Myko Clelland: A Guide to Genealogical Proof

What is Genealogical Proof Standard and why is it useful?

Family history isn’t easy, there’s no escaping it. It takes time to develop the skills to really make great things happen – but the thing I love most is that it’s so democratic. Absolutely anyone can pick it up and learn these skills. All of us are on a journey, some of us further down the path than others but every single one of us is still learning in one way or another. Sometimes it’s a new ancestor who gives us a puzzle to solve, sometimes we learn about new techniques or new records that can help.

We all make mistakes. That’s still a good thing though, because when we realise we’ve made a mistake it shows we’re on the way to making things better. There’s a set of rules to follow brought about by the Board for Certification of Genealogists that we call the Genealogical Proof Standard and no matter your level of expertise, they are something to aspire to that if you keep close at all times you are well on your way to being a better genealogist!

via blog.

Myko Clelland: A Guide to Genealogical Proof

Finding Your Waze

I fell in love with Waze [Android & iOS – free] long before I got my iPhone so I was delighted to find it also available for iOS. Waze is unique in that it depends on its users to provide information on traffic and road conditions, accidents and related news. Your view of Waze will show other Waze users around you and you can even make a direct connection with them. It may look too cute to be serious, but it does its job beautifully.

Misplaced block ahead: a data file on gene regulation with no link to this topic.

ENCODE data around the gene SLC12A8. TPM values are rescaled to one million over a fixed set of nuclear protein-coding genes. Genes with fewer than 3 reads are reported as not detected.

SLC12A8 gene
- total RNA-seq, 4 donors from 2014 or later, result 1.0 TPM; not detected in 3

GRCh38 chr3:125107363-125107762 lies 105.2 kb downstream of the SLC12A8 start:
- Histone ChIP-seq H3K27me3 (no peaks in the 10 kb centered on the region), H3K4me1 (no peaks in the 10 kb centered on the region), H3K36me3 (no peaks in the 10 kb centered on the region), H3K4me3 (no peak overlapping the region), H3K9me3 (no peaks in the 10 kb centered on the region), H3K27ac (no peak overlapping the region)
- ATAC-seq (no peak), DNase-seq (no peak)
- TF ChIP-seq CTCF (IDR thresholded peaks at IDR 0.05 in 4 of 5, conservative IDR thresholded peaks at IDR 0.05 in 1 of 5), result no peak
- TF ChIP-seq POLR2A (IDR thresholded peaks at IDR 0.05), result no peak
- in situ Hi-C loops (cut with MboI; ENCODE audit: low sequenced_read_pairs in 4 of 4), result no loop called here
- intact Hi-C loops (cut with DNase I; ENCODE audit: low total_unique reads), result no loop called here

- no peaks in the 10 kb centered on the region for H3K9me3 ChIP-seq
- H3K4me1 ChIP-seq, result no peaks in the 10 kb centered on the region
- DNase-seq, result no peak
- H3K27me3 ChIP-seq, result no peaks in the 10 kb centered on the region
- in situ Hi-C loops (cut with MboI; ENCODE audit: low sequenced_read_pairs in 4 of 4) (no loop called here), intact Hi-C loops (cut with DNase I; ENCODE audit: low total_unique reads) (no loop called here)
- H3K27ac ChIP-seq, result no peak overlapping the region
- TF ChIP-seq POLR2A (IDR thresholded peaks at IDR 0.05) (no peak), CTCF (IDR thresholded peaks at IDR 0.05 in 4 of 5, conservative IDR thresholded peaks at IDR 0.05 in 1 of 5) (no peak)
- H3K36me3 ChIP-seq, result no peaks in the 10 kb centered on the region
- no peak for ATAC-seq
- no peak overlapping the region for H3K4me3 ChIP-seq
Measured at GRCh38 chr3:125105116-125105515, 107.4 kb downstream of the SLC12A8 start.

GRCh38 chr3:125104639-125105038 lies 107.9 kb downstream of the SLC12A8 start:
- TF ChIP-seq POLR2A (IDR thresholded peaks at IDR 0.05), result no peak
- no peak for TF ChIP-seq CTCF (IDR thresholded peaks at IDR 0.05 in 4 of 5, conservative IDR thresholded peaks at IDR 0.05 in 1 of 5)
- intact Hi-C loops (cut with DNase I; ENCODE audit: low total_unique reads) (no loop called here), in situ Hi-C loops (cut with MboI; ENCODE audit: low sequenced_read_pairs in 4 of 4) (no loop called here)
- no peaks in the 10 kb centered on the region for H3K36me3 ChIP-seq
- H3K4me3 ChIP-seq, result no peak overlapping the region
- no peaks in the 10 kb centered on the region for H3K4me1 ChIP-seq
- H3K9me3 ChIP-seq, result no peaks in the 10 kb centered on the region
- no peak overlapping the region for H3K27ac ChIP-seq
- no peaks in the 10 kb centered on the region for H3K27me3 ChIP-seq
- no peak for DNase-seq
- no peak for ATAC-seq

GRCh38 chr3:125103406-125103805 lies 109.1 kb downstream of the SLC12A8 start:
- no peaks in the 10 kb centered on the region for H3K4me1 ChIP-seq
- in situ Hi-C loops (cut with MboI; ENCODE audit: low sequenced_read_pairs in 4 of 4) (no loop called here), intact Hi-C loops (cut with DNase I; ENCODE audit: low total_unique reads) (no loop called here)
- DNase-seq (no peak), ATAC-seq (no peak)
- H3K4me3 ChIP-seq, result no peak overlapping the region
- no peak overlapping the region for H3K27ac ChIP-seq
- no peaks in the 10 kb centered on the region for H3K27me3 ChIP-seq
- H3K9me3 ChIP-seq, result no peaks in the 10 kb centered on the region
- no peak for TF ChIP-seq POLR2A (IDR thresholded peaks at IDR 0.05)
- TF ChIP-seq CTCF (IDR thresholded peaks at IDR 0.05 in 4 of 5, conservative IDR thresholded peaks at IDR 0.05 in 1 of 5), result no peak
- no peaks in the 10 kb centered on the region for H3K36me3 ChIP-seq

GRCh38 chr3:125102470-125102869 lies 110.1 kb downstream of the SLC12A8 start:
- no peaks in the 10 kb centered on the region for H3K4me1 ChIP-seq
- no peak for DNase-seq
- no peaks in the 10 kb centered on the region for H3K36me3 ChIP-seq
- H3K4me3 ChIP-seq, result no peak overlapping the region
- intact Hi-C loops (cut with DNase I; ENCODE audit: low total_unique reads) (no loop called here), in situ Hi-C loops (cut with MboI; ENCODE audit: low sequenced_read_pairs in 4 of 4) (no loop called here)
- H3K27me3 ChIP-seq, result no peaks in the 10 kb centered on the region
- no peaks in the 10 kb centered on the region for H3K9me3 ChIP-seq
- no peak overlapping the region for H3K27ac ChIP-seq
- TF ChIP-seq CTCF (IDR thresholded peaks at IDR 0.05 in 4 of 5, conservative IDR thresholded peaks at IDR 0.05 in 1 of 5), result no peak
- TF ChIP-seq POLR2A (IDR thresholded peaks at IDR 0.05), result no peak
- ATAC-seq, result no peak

Waze offers both audio and visual turn-by-turn navigation and, on the iPhone 4S and 5, Siri can be used to provide limited voice controls for tasks like reporting traffic conditions or accidents while you drive. You can set set up a navigation route with multiple stops. We put that to work recently while on a junk store tour and it worked beautifully. I just plugged in the addresses of the shops we wanted to visit and arranged them in the order we wanted. Waze got us there with ease.

It can be used to find nearby gas stations (and offers crowd-sourced gas prices), banks, restaurants and more and, if you have someone else in the car, you can even chat with other Waze users nearby from within the app. But it doesn’t stop there. If you notice an error in the map, you can edit it yourself. No, not in the mobile app – you’ll make your changes from you desktop using the online map editor.

It’s the crowd-sourced content that makes Waze so special. Those of us who live away from large metropolitan areas are often left out of the whistles and bells built into location-based apps. Waze users are reporting from everywhere. I’m in no rush for the new and improved Apple Maps because Waze meets my needs beautifully. I don’t see myself changing anytime soon.